Visual Meetings is very ambitious in scope; it is nearly impossible to think of a topic related to visual meetings that the author has left out. This book’s bibliography even includes all the mentioned print resources and a separate annotated list of online sources. I recommend Visual Meetings to anyone that is open to reading about alternatives to traditional meetings. Another visual thinking book to consider is Back of the Napkin (Portfolio, 2008, reviewed in the November 2009 issue of Technical Communication) where Dan Roam argues for using simple visuals for problem solving and strategy.
David Kowalsky is a technical writer for NEC Corporation of America. He received his MA in East Asian studies from Washington University (St. Louis) and a certificate of technical writing and editing from the University of Washington. He is a senior member of STC’s Puget Sound chapter.
Robert A. Day and Barbara Gastel. 2011. 7th ed. Santa Barbara, CA: Greenwood. [ISBN 978-0-313-39195-8. 302 pages, including index. US$29.95 (softcover).]
Day (Scientific English) and Gastel (Health Writer’s Handbook) team up for the second time on the seventh edition of How to Write and Publish a Scientific Paper. Keeping the eight-part structure of the previous version, the text has been updated and revised to better serve the international reader and to provide new information on electronic communication and publication. Although the book’s perennial popularity attests to its success as a tool for science writers, professional technical communicators may find the book light on detail. Nevertheless, Day and Gastel provide a clearly written and playfully humorous overview of scientific writing that is a valuable read for beginning scientists and a useful resource for technical communicators new to the field.
Day and Gastel follow their own advice for accommodating the international reader: using plain and consistent language, simplifying verb forms and sentence structure, and eliminating cultural references and idioms (for example, “a good deal easier” became “much easier”). The book only touches on more complex concepts of cross-cultural analysis (such as high/low context communication), but includes resources (www.authoraid.info) where writers can seek information on communicating science within specific cultures.
Although the book’s tongue-in-cheek humor adds to its charm, the choice not to revise earlier chapters, where the humor sometimes muddles important concepts, seems unfortunate. For example, in the “Use and Misuse of English” chapter, the authors opt for wry examples of dangling participles (“A large mass of literature has accumulated on the cell walls of staphylococci.”) rather than explaining how to identify and avoid them, which may leave international and US audiences confused.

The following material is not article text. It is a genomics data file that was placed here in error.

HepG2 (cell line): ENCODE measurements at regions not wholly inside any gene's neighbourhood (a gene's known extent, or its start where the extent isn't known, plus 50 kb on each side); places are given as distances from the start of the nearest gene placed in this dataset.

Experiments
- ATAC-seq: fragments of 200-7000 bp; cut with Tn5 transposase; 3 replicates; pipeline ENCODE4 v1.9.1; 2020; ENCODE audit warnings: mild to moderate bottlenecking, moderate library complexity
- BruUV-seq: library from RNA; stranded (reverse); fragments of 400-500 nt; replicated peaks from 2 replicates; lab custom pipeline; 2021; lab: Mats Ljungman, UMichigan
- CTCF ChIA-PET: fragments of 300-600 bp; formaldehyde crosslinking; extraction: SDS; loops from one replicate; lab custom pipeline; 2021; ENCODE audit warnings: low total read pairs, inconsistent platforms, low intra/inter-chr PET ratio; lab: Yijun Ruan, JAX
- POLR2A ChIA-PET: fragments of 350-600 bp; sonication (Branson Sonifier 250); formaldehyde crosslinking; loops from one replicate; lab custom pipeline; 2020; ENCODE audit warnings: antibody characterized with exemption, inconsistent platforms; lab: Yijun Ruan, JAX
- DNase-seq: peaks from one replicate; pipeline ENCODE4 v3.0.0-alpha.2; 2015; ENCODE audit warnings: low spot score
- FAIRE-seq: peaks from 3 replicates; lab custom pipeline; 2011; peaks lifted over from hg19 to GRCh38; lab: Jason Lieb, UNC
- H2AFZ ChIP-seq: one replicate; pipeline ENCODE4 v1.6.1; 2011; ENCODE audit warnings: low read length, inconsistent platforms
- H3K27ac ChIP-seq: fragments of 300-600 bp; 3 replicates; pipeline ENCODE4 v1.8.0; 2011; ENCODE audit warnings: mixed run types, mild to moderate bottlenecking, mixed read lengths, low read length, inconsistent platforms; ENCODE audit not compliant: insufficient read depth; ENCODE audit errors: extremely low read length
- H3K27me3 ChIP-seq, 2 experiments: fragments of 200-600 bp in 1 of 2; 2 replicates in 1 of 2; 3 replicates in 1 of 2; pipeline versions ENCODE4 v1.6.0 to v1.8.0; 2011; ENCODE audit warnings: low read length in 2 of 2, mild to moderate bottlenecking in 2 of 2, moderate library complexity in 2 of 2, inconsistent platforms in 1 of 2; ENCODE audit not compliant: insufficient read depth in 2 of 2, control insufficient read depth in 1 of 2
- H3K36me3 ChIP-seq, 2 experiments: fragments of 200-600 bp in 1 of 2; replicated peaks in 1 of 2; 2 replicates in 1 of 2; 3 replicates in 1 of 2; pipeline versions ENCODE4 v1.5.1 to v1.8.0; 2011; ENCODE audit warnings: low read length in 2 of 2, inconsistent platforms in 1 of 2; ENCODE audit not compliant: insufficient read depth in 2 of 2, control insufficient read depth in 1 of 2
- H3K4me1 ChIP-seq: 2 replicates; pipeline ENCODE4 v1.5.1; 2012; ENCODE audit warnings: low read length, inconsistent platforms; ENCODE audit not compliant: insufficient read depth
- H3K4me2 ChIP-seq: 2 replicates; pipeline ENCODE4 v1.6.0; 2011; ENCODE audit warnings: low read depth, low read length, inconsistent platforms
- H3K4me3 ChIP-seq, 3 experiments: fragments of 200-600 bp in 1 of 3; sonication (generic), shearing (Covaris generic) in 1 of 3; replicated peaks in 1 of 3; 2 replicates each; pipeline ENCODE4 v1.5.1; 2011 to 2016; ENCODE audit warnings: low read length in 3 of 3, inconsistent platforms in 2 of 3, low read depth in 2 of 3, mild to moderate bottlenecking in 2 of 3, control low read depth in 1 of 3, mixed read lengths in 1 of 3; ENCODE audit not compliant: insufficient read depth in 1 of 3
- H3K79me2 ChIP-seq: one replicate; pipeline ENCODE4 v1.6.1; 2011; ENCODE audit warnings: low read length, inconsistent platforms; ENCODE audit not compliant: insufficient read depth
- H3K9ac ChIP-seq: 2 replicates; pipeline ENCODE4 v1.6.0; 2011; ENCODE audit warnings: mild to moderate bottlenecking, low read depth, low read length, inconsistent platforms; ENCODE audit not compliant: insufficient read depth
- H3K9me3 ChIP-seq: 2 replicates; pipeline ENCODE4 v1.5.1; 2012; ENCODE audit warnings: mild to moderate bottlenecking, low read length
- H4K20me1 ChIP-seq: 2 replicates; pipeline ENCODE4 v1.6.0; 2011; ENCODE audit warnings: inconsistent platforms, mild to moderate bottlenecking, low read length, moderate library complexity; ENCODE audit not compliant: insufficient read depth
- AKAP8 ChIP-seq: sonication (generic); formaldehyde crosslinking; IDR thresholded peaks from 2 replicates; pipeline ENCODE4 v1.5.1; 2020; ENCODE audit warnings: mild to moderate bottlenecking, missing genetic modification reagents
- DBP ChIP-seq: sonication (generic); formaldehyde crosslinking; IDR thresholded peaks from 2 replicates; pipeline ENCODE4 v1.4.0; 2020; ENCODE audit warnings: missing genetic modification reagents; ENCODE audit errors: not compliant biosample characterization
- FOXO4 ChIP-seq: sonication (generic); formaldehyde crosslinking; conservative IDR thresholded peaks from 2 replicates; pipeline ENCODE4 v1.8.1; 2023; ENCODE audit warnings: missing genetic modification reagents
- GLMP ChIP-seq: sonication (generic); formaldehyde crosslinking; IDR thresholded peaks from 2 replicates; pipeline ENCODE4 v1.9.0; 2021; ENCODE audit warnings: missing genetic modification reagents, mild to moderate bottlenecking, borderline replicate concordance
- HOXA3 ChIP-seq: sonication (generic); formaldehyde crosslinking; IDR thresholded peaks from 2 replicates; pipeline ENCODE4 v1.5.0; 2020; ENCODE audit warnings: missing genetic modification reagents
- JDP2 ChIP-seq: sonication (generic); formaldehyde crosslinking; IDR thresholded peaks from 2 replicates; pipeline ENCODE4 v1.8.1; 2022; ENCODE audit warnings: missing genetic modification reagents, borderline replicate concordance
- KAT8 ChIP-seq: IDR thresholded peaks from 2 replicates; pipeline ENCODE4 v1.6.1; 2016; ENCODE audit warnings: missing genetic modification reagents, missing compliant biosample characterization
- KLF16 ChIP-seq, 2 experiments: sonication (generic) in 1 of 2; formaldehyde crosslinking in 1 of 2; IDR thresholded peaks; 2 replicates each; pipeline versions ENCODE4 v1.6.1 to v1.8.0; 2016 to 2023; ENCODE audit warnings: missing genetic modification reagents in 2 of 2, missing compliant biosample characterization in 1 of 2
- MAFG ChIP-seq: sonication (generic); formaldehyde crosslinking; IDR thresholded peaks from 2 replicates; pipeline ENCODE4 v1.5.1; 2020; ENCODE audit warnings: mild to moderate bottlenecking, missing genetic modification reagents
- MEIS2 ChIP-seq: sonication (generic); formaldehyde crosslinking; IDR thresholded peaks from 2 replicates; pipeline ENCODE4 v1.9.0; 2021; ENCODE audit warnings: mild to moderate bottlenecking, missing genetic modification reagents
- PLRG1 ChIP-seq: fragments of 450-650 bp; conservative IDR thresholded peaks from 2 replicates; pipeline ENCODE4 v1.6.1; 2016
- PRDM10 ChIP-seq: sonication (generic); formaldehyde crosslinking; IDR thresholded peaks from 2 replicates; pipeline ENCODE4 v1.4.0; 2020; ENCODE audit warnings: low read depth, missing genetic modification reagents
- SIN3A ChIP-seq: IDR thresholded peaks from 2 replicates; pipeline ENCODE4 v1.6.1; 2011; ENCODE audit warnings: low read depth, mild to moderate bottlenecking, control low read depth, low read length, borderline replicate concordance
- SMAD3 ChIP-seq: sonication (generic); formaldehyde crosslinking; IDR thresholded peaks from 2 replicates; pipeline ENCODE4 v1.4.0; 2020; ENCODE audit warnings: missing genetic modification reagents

Addressing advances in technology, the authors provide guidance on preparing and submitting papers electronically and on writing emails, Web sites, and blogs. Concepts like “chunking” for online content are introduced on a basic level (for example, there is no discussion regarding adjusting the coarseness or granularity of information chunks for specific contexts or audiences). A new appendix offering “Some Helpful Websites” contains useful resources, but could be more comprehensive than the nine sites listed.
Technical communicators may be a bit dissatisfied with the book’s lack of depth. They may also object to the limited view of scientific writing as the “the transmission of a clear signal to a recipient” (p. 4), a definition that does not reflect the rhetorical nature of scientific discourse or current theories in technical communication. Even so, the book offers an eminently readable introduction to scientific writing and publishing with some salient advice as well as references to more detailed resources.
Perhaps, the book’s greatest value comes from the authors’ words of encouragement to new scientists and science writers. Day and Gastel point out that journal editors and peer reviewers want you to succeed. Faced with the daunting task of getting published, the authors’ insights and encouragement should help beginning science writers gain enough confidence to tackle the writing task.
George Bendele is an STC member and a contract technical writer for Bolder BioPATH, Inc., which does pre-clinical pharmaceutical research. He is currently attending Texas Tech University’s online MA program in Technical Communication and Rhetoric. George is a member of the Austin, TX chapter of STC.
Wanda Warren. 2011. Houston, TX: CreateSpace [ISBN 978-1-46360-480-6. 76 pages. US$19.99 (softcover).]
Wanda Warren’s How to Write In-House Software User Manuals aims to provide a straightforward, sequential process for developing a software user manual. Despite its lack of novel ideas or approaches, this book offers entry-level business professionals an effective, though basic, cradle-to-grave overview for developing in-house software user manuals.